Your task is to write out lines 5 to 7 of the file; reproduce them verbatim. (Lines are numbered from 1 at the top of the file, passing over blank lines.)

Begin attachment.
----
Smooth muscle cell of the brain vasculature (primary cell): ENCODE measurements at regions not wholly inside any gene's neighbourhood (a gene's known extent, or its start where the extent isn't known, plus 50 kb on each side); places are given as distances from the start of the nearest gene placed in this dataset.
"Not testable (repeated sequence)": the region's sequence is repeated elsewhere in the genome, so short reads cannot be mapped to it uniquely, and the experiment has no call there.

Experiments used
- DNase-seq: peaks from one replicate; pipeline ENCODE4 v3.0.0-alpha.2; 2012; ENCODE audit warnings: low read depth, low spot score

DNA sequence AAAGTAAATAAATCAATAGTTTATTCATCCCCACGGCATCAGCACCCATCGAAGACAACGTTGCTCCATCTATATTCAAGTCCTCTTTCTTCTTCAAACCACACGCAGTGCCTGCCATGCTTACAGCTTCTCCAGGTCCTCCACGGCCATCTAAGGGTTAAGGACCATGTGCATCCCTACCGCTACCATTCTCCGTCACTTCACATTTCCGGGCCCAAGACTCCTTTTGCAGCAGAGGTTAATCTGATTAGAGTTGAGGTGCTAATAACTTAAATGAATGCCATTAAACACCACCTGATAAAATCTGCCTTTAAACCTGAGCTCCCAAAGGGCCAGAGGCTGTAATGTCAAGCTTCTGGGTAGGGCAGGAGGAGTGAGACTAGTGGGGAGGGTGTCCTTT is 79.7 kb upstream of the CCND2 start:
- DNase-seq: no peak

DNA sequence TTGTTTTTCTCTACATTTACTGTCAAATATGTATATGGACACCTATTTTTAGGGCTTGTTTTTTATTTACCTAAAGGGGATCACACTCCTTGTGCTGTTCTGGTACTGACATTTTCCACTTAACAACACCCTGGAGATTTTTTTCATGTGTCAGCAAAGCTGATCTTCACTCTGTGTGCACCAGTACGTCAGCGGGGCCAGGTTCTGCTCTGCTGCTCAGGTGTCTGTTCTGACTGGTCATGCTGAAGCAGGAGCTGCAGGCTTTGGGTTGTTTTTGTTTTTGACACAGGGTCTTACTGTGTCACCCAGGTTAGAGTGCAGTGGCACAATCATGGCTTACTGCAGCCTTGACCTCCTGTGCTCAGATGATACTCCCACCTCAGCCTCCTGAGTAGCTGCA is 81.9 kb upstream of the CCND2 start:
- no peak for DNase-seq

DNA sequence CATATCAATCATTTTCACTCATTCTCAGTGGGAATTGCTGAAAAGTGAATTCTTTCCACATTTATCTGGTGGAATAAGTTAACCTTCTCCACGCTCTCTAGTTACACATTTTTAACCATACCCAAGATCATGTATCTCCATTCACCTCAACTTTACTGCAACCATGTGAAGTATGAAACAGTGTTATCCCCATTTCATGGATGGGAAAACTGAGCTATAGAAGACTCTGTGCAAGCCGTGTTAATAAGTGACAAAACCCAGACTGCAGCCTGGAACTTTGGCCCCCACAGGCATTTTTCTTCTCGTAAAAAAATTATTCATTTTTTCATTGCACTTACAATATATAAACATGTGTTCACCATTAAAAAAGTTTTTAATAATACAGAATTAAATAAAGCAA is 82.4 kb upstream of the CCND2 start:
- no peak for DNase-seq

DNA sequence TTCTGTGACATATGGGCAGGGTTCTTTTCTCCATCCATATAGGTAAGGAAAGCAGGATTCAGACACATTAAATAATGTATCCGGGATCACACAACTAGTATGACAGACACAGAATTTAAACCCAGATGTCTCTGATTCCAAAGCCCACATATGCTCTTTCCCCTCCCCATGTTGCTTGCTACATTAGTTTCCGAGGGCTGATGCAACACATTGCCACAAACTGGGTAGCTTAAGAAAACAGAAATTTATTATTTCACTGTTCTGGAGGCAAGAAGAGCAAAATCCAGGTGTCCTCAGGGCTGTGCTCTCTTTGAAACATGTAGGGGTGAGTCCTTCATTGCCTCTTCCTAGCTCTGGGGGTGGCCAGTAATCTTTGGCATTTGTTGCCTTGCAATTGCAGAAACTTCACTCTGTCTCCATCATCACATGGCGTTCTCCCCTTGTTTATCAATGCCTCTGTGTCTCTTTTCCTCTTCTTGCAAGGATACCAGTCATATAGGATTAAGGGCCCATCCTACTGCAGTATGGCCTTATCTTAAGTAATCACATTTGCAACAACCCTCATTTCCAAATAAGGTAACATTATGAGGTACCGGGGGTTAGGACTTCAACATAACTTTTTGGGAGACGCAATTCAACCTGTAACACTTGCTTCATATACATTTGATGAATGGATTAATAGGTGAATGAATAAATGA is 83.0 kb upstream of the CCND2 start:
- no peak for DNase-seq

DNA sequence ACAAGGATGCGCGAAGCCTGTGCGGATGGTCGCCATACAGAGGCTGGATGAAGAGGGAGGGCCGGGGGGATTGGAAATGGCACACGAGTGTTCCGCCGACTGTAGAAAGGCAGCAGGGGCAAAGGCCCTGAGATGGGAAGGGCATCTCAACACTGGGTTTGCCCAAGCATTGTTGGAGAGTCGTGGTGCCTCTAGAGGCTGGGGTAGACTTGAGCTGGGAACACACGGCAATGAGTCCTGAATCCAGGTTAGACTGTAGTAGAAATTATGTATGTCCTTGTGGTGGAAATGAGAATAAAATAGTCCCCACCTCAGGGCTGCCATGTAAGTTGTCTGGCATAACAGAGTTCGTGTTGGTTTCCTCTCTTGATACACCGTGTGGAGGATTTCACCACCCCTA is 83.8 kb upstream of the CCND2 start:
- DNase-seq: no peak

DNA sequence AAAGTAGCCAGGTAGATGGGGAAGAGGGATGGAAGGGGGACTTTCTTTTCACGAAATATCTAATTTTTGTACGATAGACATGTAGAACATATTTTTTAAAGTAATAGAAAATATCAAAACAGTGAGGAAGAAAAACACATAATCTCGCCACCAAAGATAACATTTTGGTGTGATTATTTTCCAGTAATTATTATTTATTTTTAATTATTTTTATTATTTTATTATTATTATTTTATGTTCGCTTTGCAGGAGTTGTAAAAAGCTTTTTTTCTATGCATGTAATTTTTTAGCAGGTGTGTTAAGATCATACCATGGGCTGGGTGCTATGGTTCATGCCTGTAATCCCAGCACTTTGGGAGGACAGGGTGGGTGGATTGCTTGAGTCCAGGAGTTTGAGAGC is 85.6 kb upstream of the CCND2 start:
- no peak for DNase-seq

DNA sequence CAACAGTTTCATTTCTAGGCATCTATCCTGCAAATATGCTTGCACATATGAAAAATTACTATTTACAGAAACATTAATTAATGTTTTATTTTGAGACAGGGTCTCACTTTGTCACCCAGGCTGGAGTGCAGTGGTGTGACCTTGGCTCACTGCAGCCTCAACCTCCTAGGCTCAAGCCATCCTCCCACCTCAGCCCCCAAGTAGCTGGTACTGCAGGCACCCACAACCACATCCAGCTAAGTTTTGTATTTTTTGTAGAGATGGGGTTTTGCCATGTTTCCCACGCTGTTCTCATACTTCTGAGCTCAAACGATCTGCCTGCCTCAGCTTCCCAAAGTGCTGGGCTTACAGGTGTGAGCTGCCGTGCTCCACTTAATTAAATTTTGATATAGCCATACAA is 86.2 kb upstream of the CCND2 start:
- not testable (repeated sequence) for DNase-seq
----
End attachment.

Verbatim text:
DNA sequence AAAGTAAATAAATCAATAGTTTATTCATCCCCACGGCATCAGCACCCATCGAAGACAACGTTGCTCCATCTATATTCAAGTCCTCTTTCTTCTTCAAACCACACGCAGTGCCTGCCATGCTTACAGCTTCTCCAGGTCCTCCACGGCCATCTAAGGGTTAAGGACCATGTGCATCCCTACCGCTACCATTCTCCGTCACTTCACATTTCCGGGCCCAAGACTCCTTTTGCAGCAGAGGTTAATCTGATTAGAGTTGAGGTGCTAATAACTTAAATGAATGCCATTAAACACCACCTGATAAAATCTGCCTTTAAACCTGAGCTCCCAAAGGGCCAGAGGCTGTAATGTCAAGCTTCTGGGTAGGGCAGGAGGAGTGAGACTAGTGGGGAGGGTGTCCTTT is 79.7 kb upstream of the CCND2 start:
- DNase-seq: no peak

DNA sequence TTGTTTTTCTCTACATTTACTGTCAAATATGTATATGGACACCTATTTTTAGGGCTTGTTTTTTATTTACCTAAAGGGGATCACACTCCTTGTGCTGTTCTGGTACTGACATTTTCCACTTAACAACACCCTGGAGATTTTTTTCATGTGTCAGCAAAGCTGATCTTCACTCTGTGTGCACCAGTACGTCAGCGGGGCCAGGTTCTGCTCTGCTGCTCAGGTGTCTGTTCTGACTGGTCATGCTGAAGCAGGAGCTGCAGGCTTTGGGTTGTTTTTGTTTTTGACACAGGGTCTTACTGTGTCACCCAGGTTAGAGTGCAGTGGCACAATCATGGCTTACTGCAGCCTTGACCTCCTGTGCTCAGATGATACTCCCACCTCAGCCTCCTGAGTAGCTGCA is 81.9 kb upstream of the CCND2 start: